It’s unclear whether the anti-NGF causes damage and if so, why. One theory is that the pain medication is so effective that people tend to be more active and overuse their damaged joints. “The individual is not able to sense traumatic damage like small fractures due to a lack of sensation, and therefore keeps using the joint, adding to the damage, until it is an end-stage joint requiring joint replacement,” Dr. Nelson explains.

Another possibility is that anti-NGFs affect the blood supply to the joint. “The idea regarding blood supply is that NGF also has a role in the process of angiogenesis, or new blood vessel formation, and somehow by blocking NGF, there is a loss of blood flow to the joint, leading to bone death,” Dr. Nelson says.

At the hearing, each drug company presented an analysis of its study data conducted by its own internal and independent experts. Though their research was at different stages, all the drug makers agree the problems were likely connected to the size of the dose as well as combining the anti-NGFs with NSAIDs.

According to documents submitted by Pfizer to the FDA, “Withdrawals [from the trials] due to adverse events generally increased as a function of the tanezumab dose administered (2.5, 5, or 10 mg) and at any given dose of tanezumab, the addition of an NSAID further increased the incidence of discontinuation due to adverse events.”

All three companies recommended restarting drug trials with the anti-NGFs alone, not in patients also taking NSAIDs. They also proposed limiting the dose and excluding patients with advanced OA.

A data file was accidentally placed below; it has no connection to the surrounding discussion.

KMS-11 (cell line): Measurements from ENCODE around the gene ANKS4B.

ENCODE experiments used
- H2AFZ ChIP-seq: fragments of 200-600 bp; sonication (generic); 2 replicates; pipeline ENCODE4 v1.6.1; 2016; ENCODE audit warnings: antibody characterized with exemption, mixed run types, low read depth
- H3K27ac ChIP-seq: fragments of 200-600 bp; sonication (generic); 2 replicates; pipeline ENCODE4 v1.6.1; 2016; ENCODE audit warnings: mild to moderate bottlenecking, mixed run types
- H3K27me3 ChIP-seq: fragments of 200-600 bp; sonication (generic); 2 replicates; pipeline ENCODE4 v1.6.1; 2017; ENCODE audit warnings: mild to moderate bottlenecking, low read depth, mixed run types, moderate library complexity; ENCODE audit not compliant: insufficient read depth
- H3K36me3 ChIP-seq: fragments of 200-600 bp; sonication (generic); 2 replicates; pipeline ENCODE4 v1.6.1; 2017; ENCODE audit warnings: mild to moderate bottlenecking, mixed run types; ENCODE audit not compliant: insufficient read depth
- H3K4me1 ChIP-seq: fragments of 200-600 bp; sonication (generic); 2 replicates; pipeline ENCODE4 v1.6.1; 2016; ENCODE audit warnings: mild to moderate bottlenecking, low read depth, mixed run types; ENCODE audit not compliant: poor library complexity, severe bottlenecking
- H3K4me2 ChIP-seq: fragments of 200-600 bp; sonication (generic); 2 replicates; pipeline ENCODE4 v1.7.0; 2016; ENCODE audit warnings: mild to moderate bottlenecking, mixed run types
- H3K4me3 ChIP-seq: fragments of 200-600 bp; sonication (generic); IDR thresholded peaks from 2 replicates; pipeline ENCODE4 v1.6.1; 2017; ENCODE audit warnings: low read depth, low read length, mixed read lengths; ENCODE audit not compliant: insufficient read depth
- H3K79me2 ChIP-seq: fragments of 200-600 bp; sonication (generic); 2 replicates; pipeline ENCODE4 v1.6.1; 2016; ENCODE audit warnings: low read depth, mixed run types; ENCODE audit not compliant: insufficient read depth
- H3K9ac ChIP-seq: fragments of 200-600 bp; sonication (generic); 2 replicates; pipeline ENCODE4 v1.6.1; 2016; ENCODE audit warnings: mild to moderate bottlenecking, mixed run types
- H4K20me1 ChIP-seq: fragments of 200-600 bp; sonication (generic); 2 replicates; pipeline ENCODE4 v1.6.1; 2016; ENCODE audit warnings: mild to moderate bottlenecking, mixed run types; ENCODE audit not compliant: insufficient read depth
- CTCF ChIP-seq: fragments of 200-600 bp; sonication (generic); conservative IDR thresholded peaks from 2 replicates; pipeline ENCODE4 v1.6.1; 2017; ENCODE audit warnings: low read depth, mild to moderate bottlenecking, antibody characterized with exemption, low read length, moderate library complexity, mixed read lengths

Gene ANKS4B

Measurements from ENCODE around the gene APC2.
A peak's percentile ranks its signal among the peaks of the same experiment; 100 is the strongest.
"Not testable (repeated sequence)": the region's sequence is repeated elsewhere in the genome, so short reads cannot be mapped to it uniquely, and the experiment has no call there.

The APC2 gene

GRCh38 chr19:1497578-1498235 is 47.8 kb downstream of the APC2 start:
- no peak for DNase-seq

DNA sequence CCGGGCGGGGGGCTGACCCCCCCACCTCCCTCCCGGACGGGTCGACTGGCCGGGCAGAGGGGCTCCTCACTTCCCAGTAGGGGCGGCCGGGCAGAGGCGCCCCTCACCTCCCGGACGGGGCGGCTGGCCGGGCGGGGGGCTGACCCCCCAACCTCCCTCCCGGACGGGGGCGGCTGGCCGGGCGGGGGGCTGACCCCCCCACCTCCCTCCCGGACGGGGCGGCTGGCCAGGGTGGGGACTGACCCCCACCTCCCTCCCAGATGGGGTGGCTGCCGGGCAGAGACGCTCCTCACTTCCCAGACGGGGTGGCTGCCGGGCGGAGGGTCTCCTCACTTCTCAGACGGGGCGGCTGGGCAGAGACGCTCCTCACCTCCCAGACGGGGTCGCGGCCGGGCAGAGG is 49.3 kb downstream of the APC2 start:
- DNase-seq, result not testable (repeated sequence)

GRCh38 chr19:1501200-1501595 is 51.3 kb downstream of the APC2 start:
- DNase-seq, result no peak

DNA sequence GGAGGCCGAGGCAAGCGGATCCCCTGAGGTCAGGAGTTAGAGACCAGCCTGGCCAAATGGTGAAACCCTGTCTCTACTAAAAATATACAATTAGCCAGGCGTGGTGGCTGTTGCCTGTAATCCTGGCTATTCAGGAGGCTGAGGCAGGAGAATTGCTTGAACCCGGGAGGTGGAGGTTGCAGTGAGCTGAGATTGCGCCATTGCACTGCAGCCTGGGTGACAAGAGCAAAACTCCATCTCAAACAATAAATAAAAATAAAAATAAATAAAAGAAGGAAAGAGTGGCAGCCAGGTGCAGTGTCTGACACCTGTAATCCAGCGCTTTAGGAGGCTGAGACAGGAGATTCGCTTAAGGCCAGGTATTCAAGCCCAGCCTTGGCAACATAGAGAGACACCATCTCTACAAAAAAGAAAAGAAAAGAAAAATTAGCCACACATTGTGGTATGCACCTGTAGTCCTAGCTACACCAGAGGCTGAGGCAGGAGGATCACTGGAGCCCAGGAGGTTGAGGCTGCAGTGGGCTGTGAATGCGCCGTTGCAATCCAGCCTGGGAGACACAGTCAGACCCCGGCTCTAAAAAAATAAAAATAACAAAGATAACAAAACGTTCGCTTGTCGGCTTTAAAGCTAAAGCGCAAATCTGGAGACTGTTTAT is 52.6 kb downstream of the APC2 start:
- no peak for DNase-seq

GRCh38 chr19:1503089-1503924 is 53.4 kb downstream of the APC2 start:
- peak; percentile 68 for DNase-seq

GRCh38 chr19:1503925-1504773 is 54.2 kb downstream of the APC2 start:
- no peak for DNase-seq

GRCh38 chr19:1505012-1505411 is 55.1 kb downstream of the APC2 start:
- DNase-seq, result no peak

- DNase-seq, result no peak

Nancy E. Lane, MD, a professor of medicine and rheumatology at the University of California, Davis, was one of the authors of the study in NEJM that tested Pfizer’s tanezumab. She applauds the panel’s recommendation to continue with the research.

“The early stages show it can be quite effective, and I think if it’s shown to be safe in additional studies that it will be a useful medication to treat pain for our patients,” she said after the hearing.

Dr. Nelson says it’s good to be cautious about this new class of drug given the seriousness of these complications. But she also believes new treatments for OA pain are badly needed for the roughly 27 million Americans living with the condition. Current pain-control options can be problematic. Long-term use of NSAIDs, like aspirin and ibuprofen, can cause gastrointestinal bleeding and are contraindicated for many patients; opioid analgesics have a long list of side effects, including risk of dependence; and acetaminophen at the recommended doses is often not strong enough.  

“For those people who don’t have other options, [anti-NGFs are] very promising. As a rheumatologist, I see a lot of those folks in my clinic,” Dr. Nelson says. “They can’t have a joint replacement. They can’t tolerate NSAIDs and the other things we have to offer now. In those folks, I think, this has a high degree of promise for alleviating pain and improving quality of life, if the way to use it safely can be identified.”

It isn’t known when – or if – anti-NGFs would become available to the public. At this point, Dr. Nelson says, “The best evidence is still really for weight management, exercise, dietary changes, a healthy lifestyle and those types of interventions. The lifestyle elements are still where most of the evidence is, and are the best things that people can do.”